Pictured: This chart, contained in a leaflet being delivered to all households from today, sets out the effect of the tax package on all households based on their level of income.
The Committee has delayed putting its tax plans to a vote in the States' Assembly on several occasions. In October 2021, it asked deputies to back GST in principle, but withdrew the proposal when it became clear during debate that it would be heavily defeated if pushed to a vote. It committed to taking its plans back to the States by July this year, but instead commissioned a review of company taxation. It intended to lead a States' debate in the fourth quarter of this year, but now hopes to do so in January next year.
Deputy Ferbrache said it was important to the Committee that its proposed tax changes, including GST, are introduced before the end of the States' term, partly in the hope of avoiding a single-issue general election in June 2025.
Asked if he was confident that the timeline was achievable, Deputy Ferbrache said: "All I can say is that the advice we've received is that we should be able to do it by then. I can't give a guarantee."
Pictured: The Policy & Resources Committee is determined that GST and its other proposed tax changes will be in place before the next general election in 2025, but members of the Committee and officials acknowledge that is a challenging timeline.
The Committee knows it is facing claims by some deputies and others that it is under-estimating how much additional tax could be generated from companies and not doing enough to contain increases in public expenditure.
In a leaflet now being delivered to all households, the Committee states: "We continue to look at the options around corporate tax and believe there is scope for more revenues to be generated from companies. Our proposals also include restricting expenditure on public services. These two elements are key parts of the overall package of measures.
"It is possible that limiting spending, reviewing corporate tax and a range of other measures could close the gap by up to £40m over time, but that still leaves a deficit of £50m-£60m a year needed to deliver the essential services the community needs."
Pictured: Express reported earlier this year on Deputy Charles Parkinson's view that the Policy & Resources Committee should resign if it fails again to secure States' support for GST. Deputy Parkinson is widely expected to lead an alternative tax package based around increasing taxes on companies.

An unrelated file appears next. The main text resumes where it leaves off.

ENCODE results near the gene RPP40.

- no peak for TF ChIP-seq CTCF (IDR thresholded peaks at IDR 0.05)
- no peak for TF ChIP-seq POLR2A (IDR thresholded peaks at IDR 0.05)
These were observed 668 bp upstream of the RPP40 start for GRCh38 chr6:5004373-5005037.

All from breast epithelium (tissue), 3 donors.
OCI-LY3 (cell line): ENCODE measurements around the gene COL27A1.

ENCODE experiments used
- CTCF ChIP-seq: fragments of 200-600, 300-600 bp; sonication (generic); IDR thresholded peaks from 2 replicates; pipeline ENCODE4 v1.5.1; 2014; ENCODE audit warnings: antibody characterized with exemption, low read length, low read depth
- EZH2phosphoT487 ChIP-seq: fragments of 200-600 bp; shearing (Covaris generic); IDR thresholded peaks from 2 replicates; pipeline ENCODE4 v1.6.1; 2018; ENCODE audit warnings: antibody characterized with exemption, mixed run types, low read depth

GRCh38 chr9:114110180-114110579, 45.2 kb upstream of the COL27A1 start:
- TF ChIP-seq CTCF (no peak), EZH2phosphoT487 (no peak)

Deputy Ferbrache said it was unrealistic to rely on additional company taxes to plug more of the projected funding gap.
"A lot of people thought that corporate tax would be our saviour. We went out to Ernst & Young and we asked them to look at what we could do. What could we realistically squeeze from the corporate lemon. They told us the most is £20m," he said.
"So at the moment that’s the most we’d be likely to increase taxes on corporates for the foreseeable future and we intend to do that…but it’s not going to bridge the considerable gap we've shown to you."
Having in the last two years been responsible for the fastest growth in public spending for the past two decades, strap in to expect a higher taxes model…. https://t.co/IxnACBHzEL— Gavin St Pier ???????? (@gavinstpier) November 27, 2022
Pictured: Deputy Gavin St. Pier, who last week narrowly failed in his bid for a seat on the Policy & Resources Committee, said at the weekend that growth in States' spending since the 2020 general election was contributing to the Committee's need to raise taxes.
Deputy Ferbrache also repeated a previous admission that his Committee had found it harder than he expected to contain States' spending and conceded that "savings have been pitiful".
"Controlling public spending has been exceedingly difficult. I and the other members of P&R really want to attack that with vigour, but it is so difficult," he said.
"We have found it far more difficult to be able to achieve realistic savings than, frankly, I anticipated a couple of years ago. But we have certainly not given up on that. It is factored into the equation that we will be able to make some savings.
"We are going to propose tighter restrictions on committees' budgets in 2024 and 2025. We've got to because there just isn't the money. It's going to be very difficult indeed. Although principal committees have been by and large receptive and collaborative, when it actually comes to making difficult decisions that is proving more difficult."